Well this morning, I got up at 4:15am to do a live C-Suite interview on Fox Business News at 6:45am. Always fun and I enjoyed meeting Jenna Lee in person after having known her only via telephone when she was a reporter. I must have done ok since they invited me back next friday morning. 😉
We talked about both housing starts and my appraisal firm, Miller Samuel. I had thought that the April numbers would show further decline. March was the lowest in 17 years and was down by 2/3 from the January ’06 high. Economists surveyed generally thought starts would be down around 1.4%.
Starts jumped 8.2% but that was due to multi-family starts. Single family starts were actually down 1.7%. Overall starts are down 30.6% from the same time last year.
Bad Stats 101
Check out the Census’ press release quote:
Privately-owned housing starts in April were at a seasonally adjusted annual rate of 1,032,000. This is 8.2 percent (Â±14.5%)* above the revised March estimate of 954,000, but is 30.6 percent (Â±6.7%) below the revised April 2007 rate of 1,487,000.
Translation of up 8.2 percent (Â±14.5%): Overall housing starts were anywhere from -6.3% to +22.7%. Seems wildly vague, doesn’t it?
Single-family housing starts in April were at a rate of 692,000; this is 1.7 percent (Â±11.7%)* below the March figure of 704,000. The April rate for units in buildings with five units or more was 326,000.
Translation of down 1.7 percent (Â±11.7%): Single-family starts were anywhere from -13.4% to +10%. Seems wildly vague as well.
If you think about it, nothing has really changed since last summer’s credit crunch that would change the direction of the housing market.
- How can we talk about a bottom yet?
- What market force is going to get more people to buy right now?
- What economic force is going to stimulate demand as we approach or are in a recession?
The credit markets are still frozen, mortgage rates have risen, underwriting standards are higher and reduced the buyer power of consumers.
“The headline increase in starts means nothing; it is all due to a rebound in the hugely volatile, but essentially trendless, multi-family sector,” said Ian Shepherdson of High Frequency Economics.
Builders have been reluctant to build because demand for new homes has plunged and the supply of unsold property remained high. The latest data show new-home sales, for March, were down 36.6% from a year earlier. On Thursday, the National Association of Home Builders reported its index for sales of new, single-family homes slipped to 19 in May from 20. The gauge is based on a survey of builders asked about prospects for sales.
“The magnitude of the housing bubble was unprecedented, and the corrective process promises to be a long and painful one,” MFR Inc. Joshua Shapiro said of the NAHB data. “Hence, it is hardly surprising that builder sentiment is still languishing very near its all-time low.”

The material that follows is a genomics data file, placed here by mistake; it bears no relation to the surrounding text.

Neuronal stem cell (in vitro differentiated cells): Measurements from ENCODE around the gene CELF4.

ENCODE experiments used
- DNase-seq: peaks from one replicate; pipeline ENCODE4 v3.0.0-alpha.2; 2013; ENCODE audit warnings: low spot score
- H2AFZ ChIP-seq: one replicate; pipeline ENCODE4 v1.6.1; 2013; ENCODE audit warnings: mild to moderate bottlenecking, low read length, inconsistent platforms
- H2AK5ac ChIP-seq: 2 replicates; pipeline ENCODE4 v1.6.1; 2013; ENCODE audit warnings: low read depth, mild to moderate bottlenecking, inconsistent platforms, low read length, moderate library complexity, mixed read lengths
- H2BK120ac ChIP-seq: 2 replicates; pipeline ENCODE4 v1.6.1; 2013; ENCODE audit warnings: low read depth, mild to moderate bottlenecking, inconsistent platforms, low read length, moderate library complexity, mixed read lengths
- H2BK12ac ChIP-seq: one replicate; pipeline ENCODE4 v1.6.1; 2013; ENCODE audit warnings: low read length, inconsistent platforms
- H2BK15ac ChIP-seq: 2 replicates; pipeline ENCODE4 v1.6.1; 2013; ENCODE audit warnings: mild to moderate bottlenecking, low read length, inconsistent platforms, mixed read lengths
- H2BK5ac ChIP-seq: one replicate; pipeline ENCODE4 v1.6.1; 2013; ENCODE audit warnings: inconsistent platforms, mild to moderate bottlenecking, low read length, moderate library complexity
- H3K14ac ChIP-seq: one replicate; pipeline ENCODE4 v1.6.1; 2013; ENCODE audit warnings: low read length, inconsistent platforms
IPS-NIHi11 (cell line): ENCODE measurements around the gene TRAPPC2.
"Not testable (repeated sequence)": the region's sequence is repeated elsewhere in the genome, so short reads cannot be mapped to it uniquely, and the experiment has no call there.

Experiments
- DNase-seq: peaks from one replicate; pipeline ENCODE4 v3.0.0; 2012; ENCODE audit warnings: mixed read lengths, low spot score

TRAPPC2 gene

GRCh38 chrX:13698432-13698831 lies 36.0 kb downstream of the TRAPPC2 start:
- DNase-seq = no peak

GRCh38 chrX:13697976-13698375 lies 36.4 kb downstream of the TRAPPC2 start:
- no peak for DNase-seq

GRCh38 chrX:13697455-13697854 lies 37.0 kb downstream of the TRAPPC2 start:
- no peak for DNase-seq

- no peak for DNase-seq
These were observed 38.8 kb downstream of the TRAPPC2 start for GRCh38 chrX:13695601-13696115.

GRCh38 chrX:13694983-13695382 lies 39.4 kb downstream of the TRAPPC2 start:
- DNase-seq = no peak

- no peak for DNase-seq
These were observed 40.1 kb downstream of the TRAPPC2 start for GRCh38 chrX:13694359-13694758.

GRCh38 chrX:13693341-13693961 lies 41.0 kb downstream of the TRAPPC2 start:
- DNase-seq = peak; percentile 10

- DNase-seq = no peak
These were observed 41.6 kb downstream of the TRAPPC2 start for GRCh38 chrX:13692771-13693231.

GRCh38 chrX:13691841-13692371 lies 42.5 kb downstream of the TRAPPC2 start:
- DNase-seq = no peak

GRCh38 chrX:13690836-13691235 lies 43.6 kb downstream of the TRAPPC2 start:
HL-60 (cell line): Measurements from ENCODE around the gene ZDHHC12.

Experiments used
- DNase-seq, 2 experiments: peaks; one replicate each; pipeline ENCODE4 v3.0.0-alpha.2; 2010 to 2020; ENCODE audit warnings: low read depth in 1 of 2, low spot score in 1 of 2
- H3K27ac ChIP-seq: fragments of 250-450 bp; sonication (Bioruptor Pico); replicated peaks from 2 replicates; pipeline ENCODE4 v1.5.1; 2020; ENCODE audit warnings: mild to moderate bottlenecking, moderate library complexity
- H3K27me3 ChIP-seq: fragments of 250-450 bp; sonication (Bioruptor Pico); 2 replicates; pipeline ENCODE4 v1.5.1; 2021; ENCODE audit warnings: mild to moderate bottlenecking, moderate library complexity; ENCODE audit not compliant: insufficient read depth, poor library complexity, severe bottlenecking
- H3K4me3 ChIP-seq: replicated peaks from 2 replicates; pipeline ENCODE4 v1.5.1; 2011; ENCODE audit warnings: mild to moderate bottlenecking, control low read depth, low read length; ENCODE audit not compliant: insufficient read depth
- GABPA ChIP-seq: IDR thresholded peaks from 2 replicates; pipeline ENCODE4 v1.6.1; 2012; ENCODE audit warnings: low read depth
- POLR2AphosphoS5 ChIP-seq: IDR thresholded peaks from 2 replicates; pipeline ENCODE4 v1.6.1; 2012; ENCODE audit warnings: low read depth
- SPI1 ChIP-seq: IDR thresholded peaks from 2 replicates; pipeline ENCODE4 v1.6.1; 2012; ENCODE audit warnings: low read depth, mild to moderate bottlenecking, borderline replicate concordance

As far as Miller Samuel (my appraisal firm) goes, we have been booming since February. Fox Business inadvertently inserted a text banner during my interview that referred to our now defunct acquisition by RL from last fall. I had terminated the take-over in March.
Our firm is built for a down housing market because lenders as well as other clients actually want to know what the value is and the nuances of housing markets we cover, rather than only the number needed to make the deal. We did not fare as well as others during the housing boom because of the erosion of underwriting standards and the shift of appraisal work from retail lenders to mortgage brokers.
The current lending environment is encouraging, in a contrarian sort of way, by getting back to basics. Hopefully this will permeate the entire lending process.
The housing boom was tough for appraisers who refused to bow to pressure to push values higher than they should have been and the work was given to those who would.
But the world is changing, and like the IRS, we are here to help…
Who Cares But
It’s Still Cool Department:
Christine Haughney’s Collateral Foreclosure Damage for Condo Owners in the NYT yesterday that sourced and used us for background, was the most emailed article in the New York Times both yesterday and today. THAT is cool (to me). It was designated to be an A1 story but was bumped for the earthquake in China coverage.
Tags: Commerce Dept, NAHB, Fox, Census, Television, China
Let me state the obvious. It’s a good sign to see additional spending at all. So I’m encouraged.
But, one month does not a trend make, and, of course, we need to see an increase in residential (single-family) housing to actually believe “bottom” has been found.
I guess I’m just saying what you said. Ha ha!
Still, I am a bit more optimistic than you are, that things are on the upswing. Actually, not upswing, just a moderation. Maybe I’m putting too much into it, but the fact that we stayed positive in first-quarter GDP (regardless of the reasons!) means we still have strength.
BTW, Massachusetts’ unemployment dropped last month and our GDP was something like 3.6% (?!). What’s up with that???
Thanks John – great insight. I think because of the seasonality of real estate activity this time of the year, the general outlook tends to be more optimistic than anytime of the year. “Tie goes to the runner”
I just need to know what economic force is out there that will drive greater demand than we currently have. Buying power is probably down 15 to 20% so we need inventory to fall a lot further to bring more people back into the market.
Aren’t month to month figures basically irrelevant? Starts are still down over 30% from April last year, no?
Thanks Sean. Bingo!